The Revenant game was a totally different cup of tea. In some ways it was still exciting as I knew I had a good chance of killing it. The Farsight bomb I took was, off the top of my head, the best unit I can think off in the game for taking down the titan. There's been suggestions of various combat units that can deal with it but I'm yet to see how you'd even get in combat with it thanks to it's huge movement range. Sure, you can probably take it down by attrition in bigger games (I'm thinking at least 2,500pts) but in smaller games you've got to be pretty lucky to deal with it. My Tau list was specifically designed to deal with the revenant whilst still having a component that can deal with enemy troops and claim objectives. That's important. A lot of the suggested armies for taking it down don't factor in actually winning the game should you succeed against the titan. This isn't an issue for the Eldar. Even at 1,750 you can have 3 wave serpents and three 3-man windrider squads alongside the Revenant. That's more than enough to win the game against most opponents.

Let's have a look at Farsight's unit in more detail, it has 12 twin-linked fusion blasters. Assuming the Revenant (or accompanying wave serpents) have managed to get rid of any markerlight support, the suits will be BS3 which means 9 hits. Thanks to the holofield thing you'll lose half of them, let's say that leaves 5 to be generous. Thanks to being in melta range you'll nearly guaranteed to penetrate with all 5 shots (needing 4+ on two dice with a re-roll). That's 5 hullpoints straight away plus an additional D3 for each and therefore a dead titan. With careful placement of the suits you're unlikely to lose many (if any) to the blast as it explodes catastrophically. Happy days. Obviously, with markerlight support you can get to a point where you're getting 11 hits and you're near guaranteed to kill it with one volley.

So I was just unlucky in our game then? Well yes and no. If you're playing someone with a Revenant then they'll either reserve the titan (and perhaps include an autarch for reserve manipulation) or else position it in such a way that a deep strike nearby is a huge risk i.e. somewhere an allied riptide could annihilate you. You've then got to factor in that my list had no reserve manipulation of it's own. What happens if the bomb doesn't arrive until turn 4. Are you confident you'll have anything left at that point? If the Eldar player goes first it's not totally unfeasible that you've been wiped off the board before the suits arrive and on their own they're not going to win you the game. If you don't manage to kill the Revenant when you arrive, you're unlikely to get a second chance.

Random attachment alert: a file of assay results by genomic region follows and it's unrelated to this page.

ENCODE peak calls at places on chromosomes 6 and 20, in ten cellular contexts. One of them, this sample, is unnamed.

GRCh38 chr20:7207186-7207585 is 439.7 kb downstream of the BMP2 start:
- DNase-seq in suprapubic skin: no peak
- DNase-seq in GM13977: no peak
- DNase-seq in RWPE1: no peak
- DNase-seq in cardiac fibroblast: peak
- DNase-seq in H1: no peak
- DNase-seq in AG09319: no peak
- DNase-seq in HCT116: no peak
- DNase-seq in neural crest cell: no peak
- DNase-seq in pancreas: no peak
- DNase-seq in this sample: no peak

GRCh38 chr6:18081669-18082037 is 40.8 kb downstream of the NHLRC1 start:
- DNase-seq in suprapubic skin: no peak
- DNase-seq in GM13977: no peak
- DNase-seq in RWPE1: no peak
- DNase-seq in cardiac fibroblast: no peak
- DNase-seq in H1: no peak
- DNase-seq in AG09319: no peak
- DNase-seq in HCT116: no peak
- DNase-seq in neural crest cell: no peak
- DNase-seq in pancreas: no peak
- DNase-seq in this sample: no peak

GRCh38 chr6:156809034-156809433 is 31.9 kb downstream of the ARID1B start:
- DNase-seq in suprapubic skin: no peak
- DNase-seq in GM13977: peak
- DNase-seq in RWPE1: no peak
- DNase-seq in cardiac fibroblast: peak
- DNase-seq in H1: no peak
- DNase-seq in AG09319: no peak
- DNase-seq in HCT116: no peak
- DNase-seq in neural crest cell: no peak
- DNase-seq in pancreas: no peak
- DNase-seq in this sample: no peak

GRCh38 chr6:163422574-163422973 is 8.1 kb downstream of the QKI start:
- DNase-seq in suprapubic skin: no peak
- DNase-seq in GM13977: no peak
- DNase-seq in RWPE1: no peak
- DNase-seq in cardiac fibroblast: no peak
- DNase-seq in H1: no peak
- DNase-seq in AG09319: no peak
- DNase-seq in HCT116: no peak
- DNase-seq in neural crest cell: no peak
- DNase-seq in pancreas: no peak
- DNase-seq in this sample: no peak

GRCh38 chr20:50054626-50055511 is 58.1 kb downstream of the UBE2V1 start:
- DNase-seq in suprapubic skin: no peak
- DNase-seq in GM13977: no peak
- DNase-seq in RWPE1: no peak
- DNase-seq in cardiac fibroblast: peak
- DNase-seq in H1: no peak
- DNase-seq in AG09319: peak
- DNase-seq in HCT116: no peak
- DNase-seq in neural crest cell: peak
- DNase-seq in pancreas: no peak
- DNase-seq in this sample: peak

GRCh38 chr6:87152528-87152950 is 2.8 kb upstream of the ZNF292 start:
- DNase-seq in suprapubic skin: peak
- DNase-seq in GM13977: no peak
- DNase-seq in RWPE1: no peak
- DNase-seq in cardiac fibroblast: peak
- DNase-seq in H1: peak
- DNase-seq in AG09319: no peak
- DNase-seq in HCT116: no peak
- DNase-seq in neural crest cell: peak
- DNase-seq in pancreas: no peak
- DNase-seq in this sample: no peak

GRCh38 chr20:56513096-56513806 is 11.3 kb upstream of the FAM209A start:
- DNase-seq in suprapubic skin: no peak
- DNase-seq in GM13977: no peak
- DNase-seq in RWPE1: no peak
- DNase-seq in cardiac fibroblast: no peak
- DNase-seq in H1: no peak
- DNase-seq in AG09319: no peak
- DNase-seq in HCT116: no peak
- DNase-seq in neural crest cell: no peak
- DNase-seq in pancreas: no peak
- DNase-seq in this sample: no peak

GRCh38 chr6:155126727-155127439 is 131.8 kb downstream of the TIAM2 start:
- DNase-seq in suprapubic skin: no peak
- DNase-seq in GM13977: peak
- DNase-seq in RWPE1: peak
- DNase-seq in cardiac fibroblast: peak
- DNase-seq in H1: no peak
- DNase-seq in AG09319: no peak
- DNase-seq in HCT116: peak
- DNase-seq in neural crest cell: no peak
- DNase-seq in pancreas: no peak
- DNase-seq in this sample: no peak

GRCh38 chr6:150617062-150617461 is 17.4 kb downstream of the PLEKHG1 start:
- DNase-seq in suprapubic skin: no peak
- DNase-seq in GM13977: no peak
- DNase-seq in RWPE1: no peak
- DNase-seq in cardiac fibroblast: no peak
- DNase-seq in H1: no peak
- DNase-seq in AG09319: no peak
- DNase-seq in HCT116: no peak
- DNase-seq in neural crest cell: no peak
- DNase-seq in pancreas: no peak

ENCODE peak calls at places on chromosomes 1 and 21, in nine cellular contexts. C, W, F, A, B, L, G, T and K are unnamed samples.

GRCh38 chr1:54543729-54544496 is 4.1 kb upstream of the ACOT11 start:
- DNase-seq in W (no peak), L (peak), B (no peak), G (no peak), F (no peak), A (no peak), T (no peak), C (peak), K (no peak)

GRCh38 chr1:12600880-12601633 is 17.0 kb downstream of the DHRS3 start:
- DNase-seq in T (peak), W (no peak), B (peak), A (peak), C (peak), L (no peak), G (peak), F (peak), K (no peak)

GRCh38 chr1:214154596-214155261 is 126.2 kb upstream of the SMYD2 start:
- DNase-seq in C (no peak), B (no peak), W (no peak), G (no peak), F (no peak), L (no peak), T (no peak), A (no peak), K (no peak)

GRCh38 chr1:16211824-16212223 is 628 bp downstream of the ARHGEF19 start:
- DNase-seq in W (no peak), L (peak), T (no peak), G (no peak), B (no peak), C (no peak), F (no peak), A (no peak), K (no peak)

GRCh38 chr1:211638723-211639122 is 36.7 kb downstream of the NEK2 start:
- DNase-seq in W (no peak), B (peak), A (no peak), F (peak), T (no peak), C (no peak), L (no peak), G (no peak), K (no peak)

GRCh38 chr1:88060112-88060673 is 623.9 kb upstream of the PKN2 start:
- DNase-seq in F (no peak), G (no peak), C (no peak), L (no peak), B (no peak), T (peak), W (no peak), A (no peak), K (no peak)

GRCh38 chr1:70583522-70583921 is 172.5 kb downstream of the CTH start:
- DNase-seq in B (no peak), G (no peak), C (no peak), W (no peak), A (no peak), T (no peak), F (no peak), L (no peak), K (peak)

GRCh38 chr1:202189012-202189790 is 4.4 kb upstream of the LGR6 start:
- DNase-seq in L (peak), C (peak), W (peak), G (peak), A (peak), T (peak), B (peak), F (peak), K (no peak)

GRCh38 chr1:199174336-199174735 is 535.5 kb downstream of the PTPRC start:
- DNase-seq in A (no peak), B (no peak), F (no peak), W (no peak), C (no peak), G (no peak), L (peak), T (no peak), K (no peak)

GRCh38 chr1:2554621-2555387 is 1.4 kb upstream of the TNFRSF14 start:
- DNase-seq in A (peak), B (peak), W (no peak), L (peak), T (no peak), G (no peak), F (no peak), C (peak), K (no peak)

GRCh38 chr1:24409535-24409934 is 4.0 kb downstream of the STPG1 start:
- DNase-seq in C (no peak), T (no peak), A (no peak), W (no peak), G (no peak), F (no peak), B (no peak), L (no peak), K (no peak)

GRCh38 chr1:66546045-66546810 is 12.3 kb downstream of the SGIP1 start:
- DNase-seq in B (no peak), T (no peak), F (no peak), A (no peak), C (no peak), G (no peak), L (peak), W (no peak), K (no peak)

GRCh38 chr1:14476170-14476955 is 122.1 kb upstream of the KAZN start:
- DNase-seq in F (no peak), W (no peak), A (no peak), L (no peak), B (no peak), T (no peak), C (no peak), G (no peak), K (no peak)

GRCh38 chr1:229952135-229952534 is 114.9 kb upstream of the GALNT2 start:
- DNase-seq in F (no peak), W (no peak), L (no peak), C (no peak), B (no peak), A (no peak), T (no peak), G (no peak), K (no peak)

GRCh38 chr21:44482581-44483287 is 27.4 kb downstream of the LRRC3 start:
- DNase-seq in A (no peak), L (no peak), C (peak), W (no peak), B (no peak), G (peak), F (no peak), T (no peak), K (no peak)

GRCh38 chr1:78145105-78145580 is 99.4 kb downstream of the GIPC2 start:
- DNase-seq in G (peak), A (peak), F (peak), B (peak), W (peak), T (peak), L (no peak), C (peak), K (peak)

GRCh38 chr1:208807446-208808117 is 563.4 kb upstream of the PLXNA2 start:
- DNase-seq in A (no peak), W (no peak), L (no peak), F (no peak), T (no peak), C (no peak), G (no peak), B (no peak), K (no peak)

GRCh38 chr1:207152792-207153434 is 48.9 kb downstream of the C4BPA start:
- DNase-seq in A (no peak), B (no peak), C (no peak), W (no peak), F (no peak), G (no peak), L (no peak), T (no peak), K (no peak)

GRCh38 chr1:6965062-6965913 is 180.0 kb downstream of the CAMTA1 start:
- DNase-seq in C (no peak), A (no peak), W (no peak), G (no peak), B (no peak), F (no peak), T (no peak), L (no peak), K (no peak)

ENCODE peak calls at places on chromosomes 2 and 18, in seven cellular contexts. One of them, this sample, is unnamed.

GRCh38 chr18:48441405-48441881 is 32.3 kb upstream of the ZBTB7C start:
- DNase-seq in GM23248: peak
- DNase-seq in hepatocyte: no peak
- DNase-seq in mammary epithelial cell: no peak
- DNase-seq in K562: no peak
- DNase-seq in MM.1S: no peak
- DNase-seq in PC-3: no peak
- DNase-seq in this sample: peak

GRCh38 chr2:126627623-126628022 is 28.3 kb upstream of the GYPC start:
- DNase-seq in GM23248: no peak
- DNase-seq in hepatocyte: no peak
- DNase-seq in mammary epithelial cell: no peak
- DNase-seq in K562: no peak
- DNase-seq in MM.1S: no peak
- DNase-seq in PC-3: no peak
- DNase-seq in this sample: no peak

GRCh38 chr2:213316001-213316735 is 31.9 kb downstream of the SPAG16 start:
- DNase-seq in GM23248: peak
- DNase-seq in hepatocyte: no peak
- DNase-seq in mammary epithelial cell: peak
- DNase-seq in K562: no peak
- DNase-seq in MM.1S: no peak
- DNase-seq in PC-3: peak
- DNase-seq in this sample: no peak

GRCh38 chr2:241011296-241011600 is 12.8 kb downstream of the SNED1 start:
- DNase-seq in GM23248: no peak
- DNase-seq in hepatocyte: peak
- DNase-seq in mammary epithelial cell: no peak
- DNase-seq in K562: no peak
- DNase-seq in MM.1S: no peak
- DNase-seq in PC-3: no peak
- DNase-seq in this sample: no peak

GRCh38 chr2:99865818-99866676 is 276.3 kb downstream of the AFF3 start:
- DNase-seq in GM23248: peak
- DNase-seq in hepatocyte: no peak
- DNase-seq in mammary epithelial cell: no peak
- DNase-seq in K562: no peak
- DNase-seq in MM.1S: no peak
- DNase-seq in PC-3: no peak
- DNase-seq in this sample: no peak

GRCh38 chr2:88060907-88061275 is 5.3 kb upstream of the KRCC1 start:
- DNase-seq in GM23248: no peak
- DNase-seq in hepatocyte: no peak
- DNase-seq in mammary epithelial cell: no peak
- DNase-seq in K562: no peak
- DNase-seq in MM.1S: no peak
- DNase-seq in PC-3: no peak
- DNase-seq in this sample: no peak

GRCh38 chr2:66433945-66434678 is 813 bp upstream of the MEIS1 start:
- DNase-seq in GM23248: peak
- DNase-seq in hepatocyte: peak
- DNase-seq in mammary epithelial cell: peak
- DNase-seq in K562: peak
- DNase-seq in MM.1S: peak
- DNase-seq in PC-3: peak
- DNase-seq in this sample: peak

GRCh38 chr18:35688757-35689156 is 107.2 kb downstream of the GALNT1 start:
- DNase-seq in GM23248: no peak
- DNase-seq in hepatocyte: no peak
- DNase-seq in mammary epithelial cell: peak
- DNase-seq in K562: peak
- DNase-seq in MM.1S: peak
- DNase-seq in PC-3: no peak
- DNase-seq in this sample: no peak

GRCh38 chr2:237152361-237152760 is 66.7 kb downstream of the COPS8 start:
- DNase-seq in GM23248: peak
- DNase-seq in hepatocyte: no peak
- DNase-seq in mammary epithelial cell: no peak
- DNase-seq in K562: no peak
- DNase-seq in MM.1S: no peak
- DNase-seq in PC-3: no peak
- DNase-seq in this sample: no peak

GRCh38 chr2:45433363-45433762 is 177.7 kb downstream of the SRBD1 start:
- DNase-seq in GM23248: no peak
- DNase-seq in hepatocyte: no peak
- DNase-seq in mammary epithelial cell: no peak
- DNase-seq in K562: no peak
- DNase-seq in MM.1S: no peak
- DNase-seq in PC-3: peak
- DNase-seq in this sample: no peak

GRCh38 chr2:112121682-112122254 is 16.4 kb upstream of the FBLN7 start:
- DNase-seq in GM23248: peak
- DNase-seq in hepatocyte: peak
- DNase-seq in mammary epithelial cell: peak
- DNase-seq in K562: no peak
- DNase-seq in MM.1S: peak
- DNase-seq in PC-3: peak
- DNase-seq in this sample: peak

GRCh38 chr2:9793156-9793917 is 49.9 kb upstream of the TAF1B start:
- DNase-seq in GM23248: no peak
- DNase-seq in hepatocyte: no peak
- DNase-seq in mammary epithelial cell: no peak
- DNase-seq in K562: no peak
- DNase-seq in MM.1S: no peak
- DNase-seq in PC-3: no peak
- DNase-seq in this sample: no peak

I'm not going to pretend my Tau list is totally optimised but it was certainly a reasonable list for your average Tau player to create. Let's not forget any list that can deal with a Revenant has to also hold its own in the other games in a tournament too. Obviously the farsight bomb in this form has plenty of target locks so you could deal with several vehicles provided they're close enough together but it isn't particularly great without some means of getting Gate.

The main thing for me is that Tau are just about the only army capable of running a unit that can even claim to be "reliable" at killing the Revenant. Now, of course, most armies can take some form of ranged D-weaponry but the Revenant is by far the best. Transcendant C'Tan are also a hell of a problem for the vast majority of opposing armies. Without a Lord of War of your own then I'm not sure many non-Tau armies can even hope to bring it down anywhere near quick enough.

So I hate Escalation then? Not really. The idea of bringing a Stompa, Baneblade, etc to a regular game provides the opportunity for a lot of fun. The idea of a regular army trying everything to bring down a hulking behemoth before it wipes them out is genuinely thrilling. The ork game was a whole heap of fun, in no small part due to the slow demise of the Stompa. The Revenant presents a big challenge to its opponents and to the game in general. Most 40K armies have a Rock-Paper-Scissors thing going on. Some armies you play will simply not stand a chance against you whilst others will crush you almost every time. If the Revenant is "rock" though then there are far more "scissors" out there than there's "paper".

It comes down to this. In casual games Escalation is a lot of fun. I'll never attend a tournament which uses it though as, at this point level at least, the Revenant (amongst others) is a near auto-win and requires me to bring a pretty dirty (and somewhat dull) list to counter it (or try). It's probably no worse than some of the deathstars out there in regular 40K but the difference is there's an easy way to prevent Escalation. Simply don't allow it. If you want to use it in your games then by all means do what you like at home but you can't honestly say it'd be a lot of fun to use a Revenant at a tournament. GW should've left these things in Apocalypse where they belong.

Right, tomorrow I'm off to a regular 40K tournament (they decided to ban Escalation) at the Outpost again tomorrow. Sadly, there's only 10 people playing but it should still be fun I hope. Full report on Sunday of course before I take on the Tyranid codex reviews.